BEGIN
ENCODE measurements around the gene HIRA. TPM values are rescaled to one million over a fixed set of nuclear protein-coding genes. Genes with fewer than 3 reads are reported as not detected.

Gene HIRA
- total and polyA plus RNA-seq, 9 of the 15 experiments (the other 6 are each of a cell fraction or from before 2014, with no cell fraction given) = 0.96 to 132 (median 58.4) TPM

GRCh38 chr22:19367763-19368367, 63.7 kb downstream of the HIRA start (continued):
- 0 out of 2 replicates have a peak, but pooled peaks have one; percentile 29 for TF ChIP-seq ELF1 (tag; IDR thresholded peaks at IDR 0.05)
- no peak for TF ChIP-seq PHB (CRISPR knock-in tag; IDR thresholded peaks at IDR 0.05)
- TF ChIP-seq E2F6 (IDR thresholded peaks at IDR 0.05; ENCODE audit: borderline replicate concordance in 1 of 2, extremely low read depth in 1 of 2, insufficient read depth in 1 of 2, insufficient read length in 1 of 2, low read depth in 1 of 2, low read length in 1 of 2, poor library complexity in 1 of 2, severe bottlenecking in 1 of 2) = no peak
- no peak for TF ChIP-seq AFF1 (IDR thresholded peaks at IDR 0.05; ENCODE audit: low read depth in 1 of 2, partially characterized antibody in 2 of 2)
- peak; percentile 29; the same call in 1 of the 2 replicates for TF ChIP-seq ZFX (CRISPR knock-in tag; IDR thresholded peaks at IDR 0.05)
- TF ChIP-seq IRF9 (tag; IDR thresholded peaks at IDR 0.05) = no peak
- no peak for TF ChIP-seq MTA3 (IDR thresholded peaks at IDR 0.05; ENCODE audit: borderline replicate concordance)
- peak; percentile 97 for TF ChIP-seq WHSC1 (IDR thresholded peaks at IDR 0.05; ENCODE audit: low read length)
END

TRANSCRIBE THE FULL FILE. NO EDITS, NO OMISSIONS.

ENCODE measurements around the gene HIRA. TPM values are rescaled to one million over a fixed set of nuclear protein-coding genes. Genes with fewer than 3 reads are reported as not detected.

Gene HIRA
- total and polyA plus RNA-seq, 9 of the 15 experiments (the other 6 are each of a cell fraction or from before 2014, with no cell fraction given) = 0.96 to 132 (median 58.4) TPM

GRCh38 chr22:19367763-19368367, 63.7 kb downstream of the HIRA start (continued):
- 0 out of 2 replicates have a peak, but pooled peaks have one; percentile 29 for TF ChIP-seq ELF1 (tag; IDR thresholded peaks at IDR 0.05)
- no peak for TF ChIP-seq PHB (CRISPR knock-in tag; IDR thresholded peaks at IDR 0.05)
- TF ChIP-seq E2F6 (IDR thresholded peaks at IDR 0.05; ENCODE audit: borderline replicate concordance in 1 of 2, extremely low read depth in 1 of 2, insufficient read depth in 1 of 2, insufficient read length in 1 of 2, low read depth in 1 of 2, low read length in 1 of 2, poor library complexity in 1 of 2, severe bottlenecking in 1 of 2) = no peak
- no peak for TF ChIP-seq AFF1 (IDR thresholded peaks at IDR 0.05; ENCODE audit: low read depth in 1 of 2, partially characterized antibody in 2 of 2)
- peak; percentile 29; the same call in 1 of the 2 replicates for TF ChIP-seq ZFX (CRISPR knock-in tag; IDR thresholded peaks at IDR 0.05)
- TF ChIP-seq IRF9 (tag; IDR thresholded peaks at IDR 0.05) = no peak
- no peak for TF ChIP-seq MTA3 (IDR thresholded peaks at IDR 0.05; ENCODE audit: borderline replicate concordance)
- peak; percentile 97 for TF ChIP-seq WHSC1 (IDR thresholded peaks at IDR 0.05; ENCODE audit: low read length)